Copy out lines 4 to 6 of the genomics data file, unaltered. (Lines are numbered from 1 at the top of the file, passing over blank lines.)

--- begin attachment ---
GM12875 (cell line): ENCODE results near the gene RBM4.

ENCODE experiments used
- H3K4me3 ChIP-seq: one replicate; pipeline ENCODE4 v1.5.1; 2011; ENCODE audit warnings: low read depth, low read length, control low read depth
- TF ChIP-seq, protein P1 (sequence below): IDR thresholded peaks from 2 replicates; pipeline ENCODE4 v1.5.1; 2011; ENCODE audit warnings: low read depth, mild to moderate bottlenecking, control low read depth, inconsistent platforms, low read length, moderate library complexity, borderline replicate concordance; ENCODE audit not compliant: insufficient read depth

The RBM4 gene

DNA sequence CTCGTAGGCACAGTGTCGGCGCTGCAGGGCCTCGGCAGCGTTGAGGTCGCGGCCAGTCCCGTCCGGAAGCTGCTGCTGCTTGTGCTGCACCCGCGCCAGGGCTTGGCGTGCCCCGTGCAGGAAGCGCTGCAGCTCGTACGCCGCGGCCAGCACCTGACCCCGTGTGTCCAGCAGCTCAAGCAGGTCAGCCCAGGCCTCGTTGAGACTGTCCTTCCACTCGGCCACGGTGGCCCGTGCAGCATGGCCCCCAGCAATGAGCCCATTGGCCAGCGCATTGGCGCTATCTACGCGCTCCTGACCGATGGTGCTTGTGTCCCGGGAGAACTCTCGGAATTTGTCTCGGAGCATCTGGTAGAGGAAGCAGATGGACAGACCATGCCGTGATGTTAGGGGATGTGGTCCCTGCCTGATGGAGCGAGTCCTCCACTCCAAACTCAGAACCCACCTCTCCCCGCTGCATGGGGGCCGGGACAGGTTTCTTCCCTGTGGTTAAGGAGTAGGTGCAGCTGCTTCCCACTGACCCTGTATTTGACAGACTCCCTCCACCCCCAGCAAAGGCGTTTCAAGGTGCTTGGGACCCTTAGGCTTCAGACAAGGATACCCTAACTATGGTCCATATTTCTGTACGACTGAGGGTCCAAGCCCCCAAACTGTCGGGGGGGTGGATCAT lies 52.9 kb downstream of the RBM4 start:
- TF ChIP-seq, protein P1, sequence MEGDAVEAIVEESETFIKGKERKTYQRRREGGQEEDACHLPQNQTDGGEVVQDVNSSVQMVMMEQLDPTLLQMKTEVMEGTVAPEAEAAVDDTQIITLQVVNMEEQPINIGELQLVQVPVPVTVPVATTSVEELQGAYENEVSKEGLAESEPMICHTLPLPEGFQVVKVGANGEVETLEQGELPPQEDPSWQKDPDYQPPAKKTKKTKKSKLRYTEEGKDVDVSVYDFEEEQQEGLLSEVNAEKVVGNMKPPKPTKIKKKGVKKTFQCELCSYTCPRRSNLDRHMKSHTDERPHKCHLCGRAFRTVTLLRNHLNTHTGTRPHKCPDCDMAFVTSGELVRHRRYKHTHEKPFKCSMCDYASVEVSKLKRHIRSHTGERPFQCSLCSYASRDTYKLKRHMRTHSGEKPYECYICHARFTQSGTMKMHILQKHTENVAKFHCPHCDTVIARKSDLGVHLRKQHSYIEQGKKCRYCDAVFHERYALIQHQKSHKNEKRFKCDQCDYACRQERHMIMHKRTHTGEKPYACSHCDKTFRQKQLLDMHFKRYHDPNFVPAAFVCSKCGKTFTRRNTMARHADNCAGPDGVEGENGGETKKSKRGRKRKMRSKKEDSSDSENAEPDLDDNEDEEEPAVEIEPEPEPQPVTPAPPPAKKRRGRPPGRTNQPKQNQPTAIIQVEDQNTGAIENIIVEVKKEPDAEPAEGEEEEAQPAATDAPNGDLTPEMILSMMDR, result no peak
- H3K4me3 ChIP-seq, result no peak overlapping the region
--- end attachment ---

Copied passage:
- TF ChIP-seq, protein P1 (sequence below): IDR thresholded peaks from 2 replicates; pipeline ENCODE4 v1.5.1; 2011; ENCODE audit warnings: low read depth, mild to moderate bottlenecking, control low read depth, inconsistent platforms, low read length, moderate library complexity, borderline replicate concordance; ENCODE audit not compliant: insufficient read depth

The RBM4 gene

DNA sequence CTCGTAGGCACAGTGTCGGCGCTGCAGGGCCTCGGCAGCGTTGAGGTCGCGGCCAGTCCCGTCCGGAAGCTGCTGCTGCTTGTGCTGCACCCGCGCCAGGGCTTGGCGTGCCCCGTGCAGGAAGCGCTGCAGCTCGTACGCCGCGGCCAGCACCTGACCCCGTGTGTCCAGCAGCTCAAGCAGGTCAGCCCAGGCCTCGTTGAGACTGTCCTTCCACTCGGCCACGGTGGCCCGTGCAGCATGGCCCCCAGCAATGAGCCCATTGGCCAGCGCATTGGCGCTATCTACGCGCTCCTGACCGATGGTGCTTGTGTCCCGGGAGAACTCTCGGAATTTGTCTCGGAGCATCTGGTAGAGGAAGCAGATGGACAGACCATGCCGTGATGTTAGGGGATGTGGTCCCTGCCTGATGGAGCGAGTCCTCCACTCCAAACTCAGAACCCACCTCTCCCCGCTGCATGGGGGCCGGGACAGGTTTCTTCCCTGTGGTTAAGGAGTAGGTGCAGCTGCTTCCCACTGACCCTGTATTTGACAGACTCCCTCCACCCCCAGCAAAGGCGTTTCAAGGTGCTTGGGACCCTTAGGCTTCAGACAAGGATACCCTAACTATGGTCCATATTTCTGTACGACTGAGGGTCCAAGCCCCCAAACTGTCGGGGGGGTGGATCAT lies 52.9 kb downstream of the RBM4 start: